The Atomic City Girls is no small feat
By Derryll White
“Everyone pays a loafer’s wages. You with hard work, your sons and brothers with LIVES.”
-Dept. of Energy sign at the Manhattan Project gates.
One of the defining moments of the 20th century – the dropping of ‘Little Boy’ on Hiroshima and ‘Fat Man’ on Nagasaki – came about through a huge scientific research endeavour, the Manhattan Project. Today we live with the results of that undertaking, nuclear meltdown in Chernobyl, decaying uranium storage in Hanford, Washington, and the still looming thoughts of nuclear winter and apocalypse.
Janet Beard uses her Tennessee roots to bring the reader personally into the social reality of the end of the Second World War and its nuclear aftermath.
Beard is skillful in blending the enormity of the consequences of the Manhattan Project and the depressing news of the war with the intimate details of class, race and gender and the complexities of young women living together. It is no small feat that she pulls it off so well.
This is definitely a novel worth reading. Even those of us born in 1945 or slightly later now forget many of the consequences of the nuclear age – nuclear proliferation, the Cold War, the vilification of Japan, the Cuban missile crisis. Beard hints at the way the bombing of Japan was used to pull America together by declaring a common enemy at the end of the war.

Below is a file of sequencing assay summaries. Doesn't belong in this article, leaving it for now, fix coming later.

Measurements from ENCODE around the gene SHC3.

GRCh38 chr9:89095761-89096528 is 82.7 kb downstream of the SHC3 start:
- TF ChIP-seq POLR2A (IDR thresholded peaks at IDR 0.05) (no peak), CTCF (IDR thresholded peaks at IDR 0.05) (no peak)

It is eminently worthwhile to reflect on what the scientists of the Manhattan Project gave to the world
Einstein disguised as Robin Hood with his memories in a trunk
Passed this way an hour ago with his friend, a jealous monk
Now he looked so immaculately frightful as he bummed a cigarette
And he went off sniffing drainpipes and reciting the alphabet
You would not think to look at him, but he was famous long ago
For playing the electric violin on Desolation Row.
– Bob Dylan
Excerpts from the novel:
ATOMIC PRINCIPLE – ‘The center of the atom is called a nucleus, and it’s made up of parts called neutrons and protons. If you break up an atom’s nucleus, energy is released. And if you can figure out a way to create a chain reaction, where breaking up one atom causes other atoms to break up as well, then you could release a huge amount of energy.”
WAR – “You would never see this money, these resources being spent in peacetime. No government would go to this trouble to research cures for diseases or simply advance human knowledge. No, we exert ourselves to this extent only in times of war, ti invent killing machines.”
ATOMIC BOMB – “Both science and industry worked under the direction of the United States Army, which achieved a unique success in managing so diverse a problem in the advancement of knowledge in an amazingly short time. It is doubt if such another combination could be got together in the world. What has been done is the greatest achievement of organized science in history. It was done under high pressure and without failure.”
– Derryll White once wrote books but now chooses to read and write about them. When not reading he writes history for the web at www.basininstitute.org.